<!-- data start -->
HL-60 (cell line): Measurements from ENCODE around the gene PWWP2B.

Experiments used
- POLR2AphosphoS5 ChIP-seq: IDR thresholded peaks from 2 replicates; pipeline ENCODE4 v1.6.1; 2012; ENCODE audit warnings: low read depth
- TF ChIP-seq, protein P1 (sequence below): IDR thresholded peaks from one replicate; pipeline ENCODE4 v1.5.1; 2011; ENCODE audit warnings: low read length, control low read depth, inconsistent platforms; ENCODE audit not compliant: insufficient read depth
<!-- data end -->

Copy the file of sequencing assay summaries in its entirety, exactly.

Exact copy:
HL-60 (cell line): Measurements from ENCODE around the gene PWWP2B.

Experiments used
- POLR2AphosphoS5 ChIP-seq: IDR thresholded peaks from 2 replicates; pipeline ENCODE4 v1.6.1; 2012; ENCODE audit warnings: low read depth
- TF ChIP-seq, protein P1 (sequence below): IDR thresholded peaks from one replicate; pipeline ENCODE4 v1.5.1; 2011; ENCODE audit warnings: low read length, control low read depth, inconsistent platforms; ENCODE audit not compliant: insufficient read depth